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Bipartisanship Does Exist in Washington!

In a crescendo of activity before the August recess, the Senate came together in a rare show of bipartisanship to pass a roughly $1 trillion infrastructure package after weeks of intense negotiations. Of the Republicans, 19 joined all 50 Democrats ...
Aug 12, 2021

In a crescendo of activity before the August recess, the Senate came together in a rare show of bipartisanship to pass a roughly $1 trillion infrastructure package after weeks of intense negotiations. Of the Republicans, 19 joined all 50 Democrats on this significant investment in the nation’s public works. AMT joined other manufacturing organizations in calling on the Senate to support the measure.

The bill represents $550 billion in new federal funding, including $110 billion for roads and bridges, $73 billion to rebuild the electric grid, $66 billion in passenger and freight rail, $65 billion to expand broadband Internet access, $55 billion for water infrastructure, $39 billion to modernize public transit like buses, and $7.5 billion to create the first federal network of charging stations for electric vehicles. Action now moves to the House, where the leadership has tied its passage to approval of the budget reconciliation bill not yet written.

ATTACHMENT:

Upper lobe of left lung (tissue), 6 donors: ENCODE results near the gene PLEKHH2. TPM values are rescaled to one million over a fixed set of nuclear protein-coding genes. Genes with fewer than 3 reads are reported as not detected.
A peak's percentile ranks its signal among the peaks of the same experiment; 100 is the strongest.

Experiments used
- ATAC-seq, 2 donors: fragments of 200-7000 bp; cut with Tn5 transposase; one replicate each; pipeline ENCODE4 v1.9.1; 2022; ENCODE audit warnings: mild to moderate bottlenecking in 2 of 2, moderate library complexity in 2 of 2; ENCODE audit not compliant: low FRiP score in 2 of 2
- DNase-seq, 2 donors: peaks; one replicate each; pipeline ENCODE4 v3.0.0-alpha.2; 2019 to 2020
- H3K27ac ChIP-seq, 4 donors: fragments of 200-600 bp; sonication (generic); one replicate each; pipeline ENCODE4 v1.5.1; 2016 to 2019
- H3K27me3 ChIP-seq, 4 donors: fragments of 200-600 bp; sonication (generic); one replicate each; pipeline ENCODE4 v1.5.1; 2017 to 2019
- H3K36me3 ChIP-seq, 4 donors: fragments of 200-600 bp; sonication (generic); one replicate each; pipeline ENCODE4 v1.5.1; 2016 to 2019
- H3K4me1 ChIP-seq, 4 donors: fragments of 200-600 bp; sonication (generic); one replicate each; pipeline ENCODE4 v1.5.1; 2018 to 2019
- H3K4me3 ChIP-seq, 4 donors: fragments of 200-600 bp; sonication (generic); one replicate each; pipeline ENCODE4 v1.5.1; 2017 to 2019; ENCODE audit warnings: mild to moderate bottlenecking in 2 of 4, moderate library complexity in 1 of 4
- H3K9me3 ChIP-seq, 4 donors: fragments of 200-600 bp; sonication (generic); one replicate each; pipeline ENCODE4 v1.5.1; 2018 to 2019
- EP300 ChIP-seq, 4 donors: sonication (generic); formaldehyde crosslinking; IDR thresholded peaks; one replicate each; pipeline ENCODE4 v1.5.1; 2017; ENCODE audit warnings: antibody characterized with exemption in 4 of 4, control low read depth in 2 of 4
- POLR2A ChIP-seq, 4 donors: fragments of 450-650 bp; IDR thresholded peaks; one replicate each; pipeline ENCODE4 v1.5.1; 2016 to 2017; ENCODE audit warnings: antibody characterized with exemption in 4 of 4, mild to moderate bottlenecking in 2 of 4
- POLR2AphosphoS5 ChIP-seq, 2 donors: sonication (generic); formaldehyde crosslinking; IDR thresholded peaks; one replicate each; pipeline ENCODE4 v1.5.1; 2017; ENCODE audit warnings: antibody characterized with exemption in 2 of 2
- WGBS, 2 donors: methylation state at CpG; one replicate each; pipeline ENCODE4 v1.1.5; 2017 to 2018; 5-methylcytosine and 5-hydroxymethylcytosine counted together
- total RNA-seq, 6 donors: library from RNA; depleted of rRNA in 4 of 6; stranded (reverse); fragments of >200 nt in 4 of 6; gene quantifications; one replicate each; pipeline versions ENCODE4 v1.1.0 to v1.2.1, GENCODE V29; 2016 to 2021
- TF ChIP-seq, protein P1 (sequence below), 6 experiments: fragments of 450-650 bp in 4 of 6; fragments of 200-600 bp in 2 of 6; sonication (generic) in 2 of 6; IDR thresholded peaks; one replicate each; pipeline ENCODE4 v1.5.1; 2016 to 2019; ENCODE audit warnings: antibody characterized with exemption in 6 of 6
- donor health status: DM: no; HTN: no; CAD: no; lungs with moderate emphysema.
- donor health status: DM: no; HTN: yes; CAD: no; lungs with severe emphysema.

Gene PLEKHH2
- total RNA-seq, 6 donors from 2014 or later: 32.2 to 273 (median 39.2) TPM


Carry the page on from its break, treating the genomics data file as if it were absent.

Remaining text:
Senate Democrats passed the $3.5 trillion budget framework with no Republican support just days after the infrastructure vote. It contains no legislative language but outlines funding for other Biden administration priorities, including investments in public health, education, environment, and climate change. It will almost certainly contain tax increases on businesses 

September is always a jam-packed month on Capitol Hill, but there’s a sense of urgency as the clock ticks toward the 2022 elections. The House cut short its recess and will return to work on Aug. 23rd to resolve the budget. A lot of work remains to do for both bills to reach President Joe Biden’s desk, and there’s no easy path forward as Democrats grapple with differences in their caucus over taxes and spending.

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Author
Amber Thomas
Vice President, Advocacy
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